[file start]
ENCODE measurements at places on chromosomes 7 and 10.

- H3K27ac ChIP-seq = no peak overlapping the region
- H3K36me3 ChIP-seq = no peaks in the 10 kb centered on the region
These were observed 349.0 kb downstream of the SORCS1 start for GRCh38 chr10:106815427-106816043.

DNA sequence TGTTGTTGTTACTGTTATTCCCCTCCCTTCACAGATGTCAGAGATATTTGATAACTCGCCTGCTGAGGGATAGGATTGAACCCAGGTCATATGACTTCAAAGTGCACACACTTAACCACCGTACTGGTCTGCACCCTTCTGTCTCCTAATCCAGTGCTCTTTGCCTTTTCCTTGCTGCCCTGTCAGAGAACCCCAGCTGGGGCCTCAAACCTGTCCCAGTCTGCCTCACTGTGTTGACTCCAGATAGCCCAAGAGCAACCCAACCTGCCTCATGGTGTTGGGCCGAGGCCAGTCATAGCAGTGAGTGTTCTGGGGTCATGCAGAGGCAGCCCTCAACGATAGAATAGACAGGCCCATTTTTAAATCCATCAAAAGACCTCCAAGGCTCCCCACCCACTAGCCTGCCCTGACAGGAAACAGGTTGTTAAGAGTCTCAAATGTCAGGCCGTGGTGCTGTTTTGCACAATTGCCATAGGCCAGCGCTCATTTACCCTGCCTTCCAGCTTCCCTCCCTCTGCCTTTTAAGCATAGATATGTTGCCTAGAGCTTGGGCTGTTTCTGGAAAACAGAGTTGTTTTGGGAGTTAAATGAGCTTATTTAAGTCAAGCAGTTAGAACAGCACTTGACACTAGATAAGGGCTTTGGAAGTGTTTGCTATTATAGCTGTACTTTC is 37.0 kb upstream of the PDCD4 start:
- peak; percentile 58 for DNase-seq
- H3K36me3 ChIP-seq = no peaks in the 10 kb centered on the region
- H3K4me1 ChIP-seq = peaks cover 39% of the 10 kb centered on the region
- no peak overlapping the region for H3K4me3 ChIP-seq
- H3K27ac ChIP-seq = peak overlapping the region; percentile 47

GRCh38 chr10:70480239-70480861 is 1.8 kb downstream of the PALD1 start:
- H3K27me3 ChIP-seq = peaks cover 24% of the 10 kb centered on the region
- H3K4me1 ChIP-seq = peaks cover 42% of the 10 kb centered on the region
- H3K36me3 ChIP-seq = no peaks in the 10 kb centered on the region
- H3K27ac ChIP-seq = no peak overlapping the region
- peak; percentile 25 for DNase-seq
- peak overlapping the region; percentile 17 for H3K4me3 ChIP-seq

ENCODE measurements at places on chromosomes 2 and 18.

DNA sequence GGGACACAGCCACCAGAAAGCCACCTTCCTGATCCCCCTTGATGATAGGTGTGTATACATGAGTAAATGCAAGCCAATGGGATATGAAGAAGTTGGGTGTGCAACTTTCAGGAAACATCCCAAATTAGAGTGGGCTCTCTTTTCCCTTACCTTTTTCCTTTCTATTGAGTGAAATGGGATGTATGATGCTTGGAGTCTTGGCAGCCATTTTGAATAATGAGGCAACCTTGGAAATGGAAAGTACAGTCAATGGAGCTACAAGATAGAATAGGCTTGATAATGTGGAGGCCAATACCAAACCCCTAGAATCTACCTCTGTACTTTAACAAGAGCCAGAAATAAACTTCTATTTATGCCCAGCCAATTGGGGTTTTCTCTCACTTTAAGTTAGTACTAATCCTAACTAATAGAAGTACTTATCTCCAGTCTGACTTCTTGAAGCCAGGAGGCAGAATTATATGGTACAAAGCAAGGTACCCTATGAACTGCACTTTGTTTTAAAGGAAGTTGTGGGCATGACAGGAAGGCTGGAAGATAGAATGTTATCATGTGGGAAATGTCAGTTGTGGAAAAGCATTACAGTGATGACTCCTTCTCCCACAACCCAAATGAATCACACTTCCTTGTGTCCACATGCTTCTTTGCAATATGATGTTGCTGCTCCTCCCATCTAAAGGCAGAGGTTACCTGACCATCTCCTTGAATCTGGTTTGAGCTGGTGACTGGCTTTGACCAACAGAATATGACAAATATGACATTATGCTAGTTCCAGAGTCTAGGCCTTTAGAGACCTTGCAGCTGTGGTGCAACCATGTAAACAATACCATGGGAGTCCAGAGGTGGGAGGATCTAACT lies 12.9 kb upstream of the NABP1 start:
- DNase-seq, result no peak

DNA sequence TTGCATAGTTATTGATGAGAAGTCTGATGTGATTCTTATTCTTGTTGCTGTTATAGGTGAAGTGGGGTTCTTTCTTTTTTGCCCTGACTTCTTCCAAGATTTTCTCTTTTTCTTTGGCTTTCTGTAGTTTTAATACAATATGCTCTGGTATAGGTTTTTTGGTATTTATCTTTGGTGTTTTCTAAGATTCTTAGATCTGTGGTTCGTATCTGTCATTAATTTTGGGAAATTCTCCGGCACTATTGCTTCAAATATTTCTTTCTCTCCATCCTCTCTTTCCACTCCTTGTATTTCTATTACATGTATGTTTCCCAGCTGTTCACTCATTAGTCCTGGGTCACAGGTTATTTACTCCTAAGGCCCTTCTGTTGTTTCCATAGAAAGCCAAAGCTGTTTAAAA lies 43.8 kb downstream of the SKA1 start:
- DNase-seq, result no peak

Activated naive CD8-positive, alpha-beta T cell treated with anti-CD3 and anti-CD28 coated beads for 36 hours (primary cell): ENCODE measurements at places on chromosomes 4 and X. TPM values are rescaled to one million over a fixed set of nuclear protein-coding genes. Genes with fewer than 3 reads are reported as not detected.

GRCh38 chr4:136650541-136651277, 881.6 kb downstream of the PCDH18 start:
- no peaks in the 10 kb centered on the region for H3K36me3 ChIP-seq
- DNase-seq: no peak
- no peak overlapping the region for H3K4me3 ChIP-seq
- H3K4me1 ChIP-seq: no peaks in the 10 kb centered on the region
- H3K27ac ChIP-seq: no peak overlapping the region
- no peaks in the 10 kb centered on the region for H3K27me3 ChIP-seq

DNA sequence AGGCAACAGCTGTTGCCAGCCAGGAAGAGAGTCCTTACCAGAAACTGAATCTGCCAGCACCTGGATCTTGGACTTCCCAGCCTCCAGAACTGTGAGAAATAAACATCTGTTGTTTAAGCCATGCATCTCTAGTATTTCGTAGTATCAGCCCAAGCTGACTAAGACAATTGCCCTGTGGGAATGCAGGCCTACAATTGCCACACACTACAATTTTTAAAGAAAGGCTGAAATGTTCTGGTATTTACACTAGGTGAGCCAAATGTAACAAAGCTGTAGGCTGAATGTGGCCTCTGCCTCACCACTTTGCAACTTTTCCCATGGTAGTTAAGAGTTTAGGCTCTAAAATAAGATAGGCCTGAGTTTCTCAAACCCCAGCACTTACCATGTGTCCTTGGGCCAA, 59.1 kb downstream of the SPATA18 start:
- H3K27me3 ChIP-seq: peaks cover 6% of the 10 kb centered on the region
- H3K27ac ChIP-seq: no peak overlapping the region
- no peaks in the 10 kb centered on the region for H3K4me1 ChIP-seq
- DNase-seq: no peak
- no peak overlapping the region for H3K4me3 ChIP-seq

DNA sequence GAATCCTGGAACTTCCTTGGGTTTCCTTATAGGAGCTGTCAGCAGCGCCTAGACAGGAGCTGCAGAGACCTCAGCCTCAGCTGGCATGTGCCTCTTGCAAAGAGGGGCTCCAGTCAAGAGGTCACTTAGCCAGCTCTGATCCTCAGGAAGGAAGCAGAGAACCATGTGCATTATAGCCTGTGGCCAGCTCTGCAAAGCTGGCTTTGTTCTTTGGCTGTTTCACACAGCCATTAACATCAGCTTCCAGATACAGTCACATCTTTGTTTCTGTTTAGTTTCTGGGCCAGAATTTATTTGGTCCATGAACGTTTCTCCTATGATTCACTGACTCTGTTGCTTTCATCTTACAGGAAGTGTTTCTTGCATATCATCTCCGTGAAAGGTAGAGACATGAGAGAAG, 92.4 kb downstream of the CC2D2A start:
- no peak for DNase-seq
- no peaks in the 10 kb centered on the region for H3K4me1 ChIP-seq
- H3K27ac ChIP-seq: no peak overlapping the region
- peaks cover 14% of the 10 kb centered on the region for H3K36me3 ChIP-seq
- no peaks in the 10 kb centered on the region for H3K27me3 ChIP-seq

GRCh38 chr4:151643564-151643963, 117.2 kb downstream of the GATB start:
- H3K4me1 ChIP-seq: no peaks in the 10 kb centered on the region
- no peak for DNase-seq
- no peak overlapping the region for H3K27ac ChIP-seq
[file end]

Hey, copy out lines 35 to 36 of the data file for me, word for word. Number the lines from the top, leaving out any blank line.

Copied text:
- DNase-seq: no peak
- no peak overlapping the region for H3K4me3 ChIP-seq